*Building on the Instacart product recommendations based on Pointwise Mutual Information (PMI) in the previous article, we use Singular Value Decomposition to factorize the PMI matrix into a matrix of lower dimension (“embedding”). This allows us to identify groups of related products easily.*

We finished the previous article with a long table where every row measured how surprisingly often two products were bought together according to the Instacart Online Grocery Shopping dataset. The main point being that recommendations based on pointwise mutual information (PMI) are a strong first solution despite their simplicity. You can explore the results in a Shiny app.

While the previous result could be implemented entirely in SQL, we will move beyond what is feasible in SQL very soon.

## Goal: A word2vec-style Representation of Products

Using word2vec is all the rage to derive numeric vector representations of words in natural language processing. The result is be a \(N\times K\) matrix of \(N\) words represented by \(K\) vectors. Since \(K \ll N\), such a low-dimensional representation is extremely useful as input for subsequent tasks such as classification, or to perform word2vec’s hallmark word vector operations such as *zuckerberg - facebook + microsoft ~ nadella*.

In our case, we deal with \(N=8979\) products, which is manageable. Still, by using a small \(K = 64\) we are able to go from a \(N \times N\) pointwise mutual information matrix to a small-ish set of vectors summarizing the information. And since we will be using singular value decomposition to do so, (hopefully most) vectors will even highlight different groups of related products! That’s a nice side effect when trying to derive higher level abstractions and patterns in the purchase data—compared to individual product-to-product relations—and comparable to topics derived from topic models like Latent Dirichlet Allocation.

This blog post is inspired by Chris Moody’s Stop Using word2vec on StichFix’ MultiThreaded blog, in which Chris applied SVD in combination with PMI on the more typical NLP task of embedding words from the Hacker News corpus. In the following, we will see that one can use the exact same method to derive a representation of items sold on Instacart.

## From PMI Matrix to SVD

The previous blog post introduced the Pointwise Mutual Information and how it can be applied to derive product recommendations for products that have been purchased in the same order. We finished with a long table called `pp_rec_smooth`

in which every row represented an observed combination of two products that have been purchased together a couple of times, as well as their corresponding pointwise mutual information.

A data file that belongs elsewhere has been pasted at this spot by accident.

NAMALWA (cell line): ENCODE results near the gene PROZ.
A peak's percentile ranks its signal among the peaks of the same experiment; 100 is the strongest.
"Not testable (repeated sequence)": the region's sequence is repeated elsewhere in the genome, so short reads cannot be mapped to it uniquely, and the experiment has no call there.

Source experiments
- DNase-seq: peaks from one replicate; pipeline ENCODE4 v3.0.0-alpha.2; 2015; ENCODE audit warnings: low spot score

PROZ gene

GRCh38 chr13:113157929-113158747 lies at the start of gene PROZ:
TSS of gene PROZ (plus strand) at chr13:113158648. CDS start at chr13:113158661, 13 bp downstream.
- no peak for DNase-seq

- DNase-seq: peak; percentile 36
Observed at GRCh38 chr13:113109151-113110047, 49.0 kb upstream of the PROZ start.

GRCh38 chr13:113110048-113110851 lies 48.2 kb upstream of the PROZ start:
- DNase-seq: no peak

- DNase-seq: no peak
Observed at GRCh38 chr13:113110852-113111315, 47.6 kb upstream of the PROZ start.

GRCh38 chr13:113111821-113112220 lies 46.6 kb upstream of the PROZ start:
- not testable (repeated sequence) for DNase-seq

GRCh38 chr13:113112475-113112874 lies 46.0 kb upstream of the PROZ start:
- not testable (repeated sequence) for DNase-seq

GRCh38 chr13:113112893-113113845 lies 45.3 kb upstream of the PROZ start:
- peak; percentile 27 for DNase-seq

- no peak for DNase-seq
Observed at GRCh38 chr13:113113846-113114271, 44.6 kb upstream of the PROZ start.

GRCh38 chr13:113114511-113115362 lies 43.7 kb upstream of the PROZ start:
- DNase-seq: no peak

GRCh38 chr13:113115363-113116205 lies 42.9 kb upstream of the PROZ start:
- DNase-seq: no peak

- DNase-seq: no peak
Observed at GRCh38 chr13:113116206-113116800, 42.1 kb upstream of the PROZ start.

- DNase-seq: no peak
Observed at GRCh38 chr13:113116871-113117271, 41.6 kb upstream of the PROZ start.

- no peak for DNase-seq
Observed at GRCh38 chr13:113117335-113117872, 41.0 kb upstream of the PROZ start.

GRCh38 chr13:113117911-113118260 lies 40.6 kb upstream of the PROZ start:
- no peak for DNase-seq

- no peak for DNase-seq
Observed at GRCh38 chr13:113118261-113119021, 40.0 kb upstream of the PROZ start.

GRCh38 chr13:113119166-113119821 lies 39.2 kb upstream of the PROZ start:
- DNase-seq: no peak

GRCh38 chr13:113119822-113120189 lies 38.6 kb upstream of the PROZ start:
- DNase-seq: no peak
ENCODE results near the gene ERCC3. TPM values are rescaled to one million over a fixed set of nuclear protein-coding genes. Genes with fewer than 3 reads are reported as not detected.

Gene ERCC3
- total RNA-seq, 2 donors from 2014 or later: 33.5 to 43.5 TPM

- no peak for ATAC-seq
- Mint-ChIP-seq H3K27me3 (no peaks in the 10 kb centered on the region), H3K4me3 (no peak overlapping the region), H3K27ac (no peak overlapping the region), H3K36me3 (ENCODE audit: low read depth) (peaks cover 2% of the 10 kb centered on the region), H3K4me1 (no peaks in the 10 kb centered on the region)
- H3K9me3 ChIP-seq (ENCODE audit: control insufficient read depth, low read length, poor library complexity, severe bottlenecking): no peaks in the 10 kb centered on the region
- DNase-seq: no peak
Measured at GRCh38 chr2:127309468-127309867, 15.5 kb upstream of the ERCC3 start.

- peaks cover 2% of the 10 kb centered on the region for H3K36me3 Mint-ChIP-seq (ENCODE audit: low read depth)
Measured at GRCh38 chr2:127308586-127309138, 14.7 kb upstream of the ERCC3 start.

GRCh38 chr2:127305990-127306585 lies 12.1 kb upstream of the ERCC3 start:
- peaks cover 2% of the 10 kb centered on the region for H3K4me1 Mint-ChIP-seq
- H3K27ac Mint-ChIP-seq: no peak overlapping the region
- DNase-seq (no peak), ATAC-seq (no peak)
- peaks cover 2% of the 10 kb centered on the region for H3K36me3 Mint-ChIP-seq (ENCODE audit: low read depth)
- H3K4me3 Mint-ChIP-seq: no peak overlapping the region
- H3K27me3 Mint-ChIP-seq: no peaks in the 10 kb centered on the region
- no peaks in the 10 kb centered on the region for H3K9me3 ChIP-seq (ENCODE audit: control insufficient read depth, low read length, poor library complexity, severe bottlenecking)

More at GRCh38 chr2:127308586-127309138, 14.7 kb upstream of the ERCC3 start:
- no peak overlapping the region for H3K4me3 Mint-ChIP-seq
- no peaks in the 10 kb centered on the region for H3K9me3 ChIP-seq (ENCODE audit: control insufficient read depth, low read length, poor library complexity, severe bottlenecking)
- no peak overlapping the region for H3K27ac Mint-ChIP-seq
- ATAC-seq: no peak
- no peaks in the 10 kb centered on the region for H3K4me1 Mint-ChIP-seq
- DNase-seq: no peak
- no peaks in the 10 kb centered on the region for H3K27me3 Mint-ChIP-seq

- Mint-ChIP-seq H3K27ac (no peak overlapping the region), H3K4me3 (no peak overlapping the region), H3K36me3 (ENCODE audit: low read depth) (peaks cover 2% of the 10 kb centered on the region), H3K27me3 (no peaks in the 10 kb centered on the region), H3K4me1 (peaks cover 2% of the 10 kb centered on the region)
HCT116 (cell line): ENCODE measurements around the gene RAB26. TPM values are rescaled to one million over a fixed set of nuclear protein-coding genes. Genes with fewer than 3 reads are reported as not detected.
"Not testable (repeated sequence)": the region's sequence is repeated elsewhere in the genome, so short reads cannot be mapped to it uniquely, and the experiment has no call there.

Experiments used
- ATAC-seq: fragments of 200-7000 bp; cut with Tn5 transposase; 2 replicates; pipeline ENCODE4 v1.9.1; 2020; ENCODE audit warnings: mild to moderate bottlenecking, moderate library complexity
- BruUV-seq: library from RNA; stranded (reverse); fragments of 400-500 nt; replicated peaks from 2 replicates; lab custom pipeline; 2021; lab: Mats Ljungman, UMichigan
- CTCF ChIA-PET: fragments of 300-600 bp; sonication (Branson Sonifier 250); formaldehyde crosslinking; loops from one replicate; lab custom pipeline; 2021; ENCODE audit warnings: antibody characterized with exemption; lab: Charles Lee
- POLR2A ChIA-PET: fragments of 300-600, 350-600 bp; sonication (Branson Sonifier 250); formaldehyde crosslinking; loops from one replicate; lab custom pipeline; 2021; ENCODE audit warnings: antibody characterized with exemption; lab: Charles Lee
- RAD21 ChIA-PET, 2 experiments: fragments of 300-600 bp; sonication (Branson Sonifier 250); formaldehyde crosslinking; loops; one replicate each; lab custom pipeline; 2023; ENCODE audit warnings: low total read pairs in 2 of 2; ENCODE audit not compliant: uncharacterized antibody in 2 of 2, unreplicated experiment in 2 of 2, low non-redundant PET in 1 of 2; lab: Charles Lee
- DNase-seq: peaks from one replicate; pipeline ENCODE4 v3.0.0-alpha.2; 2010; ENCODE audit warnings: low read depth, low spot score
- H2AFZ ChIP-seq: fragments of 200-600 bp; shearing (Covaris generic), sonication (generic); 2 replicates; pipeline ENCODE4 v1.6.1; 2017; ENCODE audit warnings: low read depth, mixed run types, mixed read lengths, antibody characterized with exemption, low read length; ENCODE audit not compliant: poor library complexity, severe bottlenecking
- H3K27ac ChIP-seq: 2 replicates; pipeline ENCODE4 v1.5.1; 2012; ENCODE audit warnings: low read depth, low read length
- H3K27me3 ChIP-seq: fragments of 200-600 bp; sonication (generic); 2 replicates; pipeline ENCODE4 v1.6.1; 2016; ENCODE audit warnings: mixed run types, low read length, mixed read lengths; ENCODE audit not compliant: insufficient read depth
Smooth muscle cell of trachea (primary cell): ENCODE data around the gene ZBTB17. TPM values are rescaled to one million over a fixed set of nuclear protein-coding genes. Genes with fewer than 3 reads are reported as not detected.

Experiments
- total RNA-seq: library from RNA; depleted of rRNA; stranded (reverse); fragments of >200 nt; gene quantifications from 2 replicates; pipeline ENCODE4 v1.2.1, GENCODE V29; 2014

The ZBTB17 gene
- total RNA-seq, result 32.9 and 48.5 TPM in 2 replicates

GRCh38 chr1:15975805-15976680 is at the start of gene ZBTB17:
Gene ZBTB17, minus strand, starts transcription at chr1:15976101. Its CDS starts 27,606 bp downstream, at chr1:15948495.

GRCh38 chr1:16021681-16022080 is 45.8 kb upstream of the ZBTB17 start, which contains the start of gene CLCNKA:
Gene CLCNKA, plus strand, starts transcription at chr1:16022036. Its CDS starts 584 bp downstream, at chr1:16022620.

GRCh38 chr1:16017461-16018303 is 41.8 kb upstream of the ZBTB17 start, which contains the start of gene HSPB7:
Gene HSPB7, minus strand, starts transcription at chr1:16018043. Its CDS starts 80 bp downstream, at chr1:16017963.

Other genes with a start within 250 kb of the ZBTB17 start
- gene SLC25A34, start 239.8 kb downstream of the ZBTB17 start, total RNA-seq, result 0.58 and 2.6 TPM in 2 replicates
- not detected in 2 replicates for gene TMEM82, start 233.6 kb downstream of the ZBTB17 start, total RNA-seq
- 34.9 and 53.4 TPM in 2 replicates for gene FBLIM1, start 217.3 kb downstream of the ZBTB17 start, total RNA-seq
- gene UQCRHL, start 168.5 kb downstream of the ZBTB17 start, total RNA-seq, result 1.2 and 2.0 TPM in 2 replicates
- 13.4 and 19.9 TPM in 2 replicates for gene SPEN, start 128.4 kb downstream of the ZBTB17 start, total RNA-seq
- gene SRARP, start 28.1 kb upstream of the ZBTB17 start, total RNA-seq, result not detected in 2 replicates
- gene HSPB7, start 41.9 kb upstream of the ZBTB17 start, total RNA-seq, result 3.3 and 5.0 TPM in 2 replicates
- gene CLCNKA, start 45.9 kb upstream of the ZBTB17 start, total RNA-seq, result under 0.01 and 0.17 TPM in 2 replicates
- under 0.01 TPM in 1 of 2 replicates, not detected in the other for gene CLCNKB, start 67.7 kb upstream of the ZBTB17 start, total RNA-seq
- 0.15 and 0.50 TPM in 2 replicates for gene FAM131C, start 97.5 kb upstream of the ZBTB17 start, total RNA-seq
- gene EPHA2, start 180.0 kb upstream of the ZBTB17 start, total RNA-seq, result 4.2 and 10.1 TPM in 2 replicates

product_name.x | product_name.y | pmi |
---|---|---|

Birthday Candles | Classic Lighters | 2.69 |

Birthday Candles | Super Moist Chocolate Fudge Cake Mix | 2.63 |

Birthday Candles | Creamy Classic Vanilla Frosting | 2.55 |

Birthday Candles | Rich and Creamy Milk Chocolate Frosting | 2.51 |

Birthday Candles | Funfetti Premium Cake Mix With Candy Bits | 2.48 |

Consequently, the table is quite long with 31708163 rows. This is still smaller than the \(8979\cdot 8979 = 80622441\) row table for *all* combinations of products. The latter, however, is exactly what we need for the matrix factorization through singular value decomposition: A \(N \times N\) item-by-item pointwise mutual information matrix. We create this matrix by widening the long table; it’s not beautiful, but it does the job.

```
pmi_matrix <- pp_rec_smooth %>%
select(product_id.x, product_id.y, pmi) %>%
tidyr::spread(product_id.y, pmi)
pmi_matrix_product_ids <- pmi_matrix[,1]
pmi_matrix <- pmi_matrix[,-1]
pmi_matrix[1:5,1:5]
```

```
## # A tibble: 5 x 5
## `1` `10` `23` `25` `28`
## <dbl> <dbl> <dbl> <dbl> <dbl>
## 1 5.59 NA NA NA NA
## 2 NA 5.29 - 1.71 - 0.548 NA
## 3 NA - 1.51 5.89 - 1.36 NA
## 4 NA - 0.498 - 1.51 5.44 NA
## 5 NA NA NA NA 6.14
```

All `NA`

s in this table represent product combinations that have not been observed in the data and for which we consequently do not have a PMI value.

The problem with the `NA`

s is that we cannot perform singular value decomposition on a matrix with missing entries. But assigning those entries any other value would give them meaning: A very negative value would convey a negative relationship, while setting all of them to zero implies no relationship. Neither is something we would like to simply assume in the following.

A good alternative described in Jurafsky and Martin is to set not only the `NA`

s to zero, but also the negative PMI values. This can furthermore be justified by the observation that it is generally more difficult to observe a negative relationship using PMI—as described in the previous blog post and by Jurafsky and Martin. Thus we proceed by replacing both `NA`

s and negative values by zero.

```
pmi_matrix[is.na(pmi_matrix)] <- 0
pmi_matrix[pmi_matrix < 0] <- 0
pmi_matrix[1:5,1:5]
```

```
## # A tibble: 5 x 5
## `1` `10` `23` `25` `28`
## <dbl> <dbl> <dbl> <dbl> <dbl>
## 1 5.59 0 0 0 0
## 2 0 5.29 0 0 0
## 3 0 0 5.89 0 0
## 4 0 0 0 5.44 0
## 5 0 0 0 0 6.14
```

`colSums(pmi_matrix)[1:5] # not only the diagonal is positive`

```
## 1 10 23 25 28
## 281.6510 126.0473 162.0798 265.7752 323.0297
```